Growing a permaculture garden will give you more harvests for less work
Increased garden yields with reduced effort? Sounds too good to be true right?
The goal of a permaculture garden is to create yields with less work using nature’s design as our inspiration.
Backyard permaculture gardening sketch from Urban Forest
This post will discuss some of the following permaculture garden principles which will help you reduce the time and energy you put into growing your garden.
- Polyculture garden beds
- No Dig Gardening
- Creating diversity for pest control
- Growing perennials
- Food forests
I’ve also written more about permaculture in backyard permaculture design.
Polyculture Garden Beds
Polyculture gardening is great for reducing the need to spend all your time weeding your garden.
This is something I’ve discusses in depth in Permaculture Polyculture Gardening.
Polyculture garden beds copy nature by having a diverse array of crops all growing closely together. You time your sowing so that you can harvest fast growing crops, then fill in the space with a new seed or seedling before the weeds grow. The plants grow closely together so you don’t have exposed soil and weeds can’t germinate because of reduced light.
You use a lot of companion planting with polyculture beds to create mini plant guilds.
No Dig Gardening
We’ve made the mistake of painful hours diggging out grass.
That’s a lot of work not really needed. You’ll rarely have fantastic soil under your grass so you’re better to build above the grass and use sheet mulching/lasagna gardening instead.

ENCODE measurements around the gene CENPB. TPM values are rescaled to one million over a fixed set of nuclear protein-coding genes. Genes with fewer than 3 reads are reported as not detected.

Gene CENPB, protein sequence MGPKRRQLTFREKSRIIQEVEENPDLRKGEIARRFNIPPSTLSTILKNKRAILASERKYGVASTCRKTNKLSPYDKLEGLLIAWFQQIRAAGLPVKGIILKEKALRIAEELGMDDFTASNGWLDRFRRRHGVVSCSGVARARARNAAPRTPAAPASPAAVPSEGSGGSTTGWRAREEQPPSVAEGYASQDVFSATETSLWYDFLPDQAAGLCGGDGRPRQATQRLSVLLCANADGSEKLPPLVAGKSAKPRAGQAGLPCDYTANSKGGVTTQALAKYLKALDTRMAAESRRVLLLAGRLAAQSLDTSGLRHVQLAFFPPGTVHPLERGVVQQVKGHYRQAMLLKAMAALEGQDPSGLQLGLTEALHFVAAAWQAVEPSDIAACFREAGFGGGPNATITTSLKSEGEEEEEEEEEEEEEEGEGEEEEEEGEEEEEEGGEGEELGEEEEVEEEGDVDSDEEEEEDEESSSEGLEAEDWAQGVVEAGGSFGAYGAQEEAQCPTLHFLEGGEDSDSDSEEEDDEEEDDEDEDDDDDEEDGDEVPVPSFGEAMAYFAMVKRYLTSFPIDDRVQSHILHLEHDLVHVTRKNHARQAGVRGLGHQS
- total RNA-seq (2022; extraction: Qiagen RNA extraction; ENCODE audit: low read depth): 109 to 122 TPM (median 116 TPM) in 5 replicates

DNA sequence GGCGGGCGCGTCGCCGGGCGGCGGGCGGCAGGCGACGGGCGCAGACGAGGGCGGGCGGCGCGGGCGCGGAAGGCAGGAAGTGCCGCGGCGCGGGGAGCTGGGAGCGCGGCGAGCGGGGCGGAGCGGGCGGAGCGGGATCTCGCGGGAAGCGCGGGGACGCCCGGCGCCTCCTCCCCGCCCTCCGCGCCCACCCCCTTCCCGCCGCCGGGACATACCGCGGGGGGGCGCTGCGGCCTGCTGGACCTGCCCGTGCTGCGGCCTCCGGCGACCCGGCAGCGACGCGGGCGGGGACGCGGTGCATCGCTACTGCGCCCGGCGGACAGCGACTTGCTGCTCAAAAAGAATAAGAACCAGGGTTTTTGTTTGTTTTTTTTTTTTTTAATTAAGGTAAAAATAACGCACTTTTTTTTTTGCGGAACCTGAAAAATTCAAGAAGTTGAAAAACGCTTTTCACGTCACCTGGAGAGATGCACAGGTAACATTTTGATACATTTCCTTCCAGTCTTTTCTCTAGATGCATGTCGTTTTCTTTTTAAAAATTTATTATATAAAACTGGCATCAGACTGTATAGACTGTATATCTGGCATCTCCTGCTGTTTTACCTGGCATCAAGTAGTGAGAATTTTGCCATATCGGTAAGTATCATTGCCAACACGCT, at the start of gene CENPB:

What is sheet mulching?
You lay cardboard over your grass and then add layers of compost, soil, decomposed manure, browns and greens etc to build up your soil.
Biodiversity for Pest Control
One beneficial aspect of permaculture gardening is to increase biodiversity. Why is this important? If you increase biodiversity you can increase the natural predators of your pests to reduce your yield loss.
Basically you’re letting nature do a lot of your pest control for you.
We’ve encouraged snakes in our garden to eat all the crickets and meadow voles that consume our crops.
By allowing them a place to live and be, the snakes have reduced our crop damage by 80%.
You can also grow certain plants that attract and increase the natural predators.
There is a great book called ‘Good Bug, Bad Bug’ to learn the difference of your garden bugs & I’ve discussed this more in ‘natural organic pest control’. Growing the ‘umbelliferous plants’ that have large frilly leaves like carrots, parsley, celery, dill etc help to attract more ladybugs to eat aphids.
Mulching your garden beds or rows helps to suppress weeds, reduce the need for watering and builds up your soil. In this post I compared wood chips, versus straw & hay.
Although growing a perennial garden can take 1-3 years to establish and start producing, growing perennials that come back every year reduces your planting work.
Great crops for a perennial garden are:
- Egyptian walking onions
- Sunchokes/Jerusalem artichokes
- Fruit bush & plants such as raspberries, blackberries, blueberries, strawberries
- Fruit trees such as apples, pears, cherries etc
Create food forests
One of my favourite permaculture design principles is creating food forests. Food forests are a guild of different plants of different height that all work together to create a working ecosystem that you get to harvest from. There are some fantastic permaculture books that go into details of creating food forests:
When we moved to our new acreage our goal was to create a couple food forests that the chickens could also be rotated in. I can’t wait to show you the process of how we convert our flat grass into thriving plant guilds & food forests!
Urban Forest shows you food forest design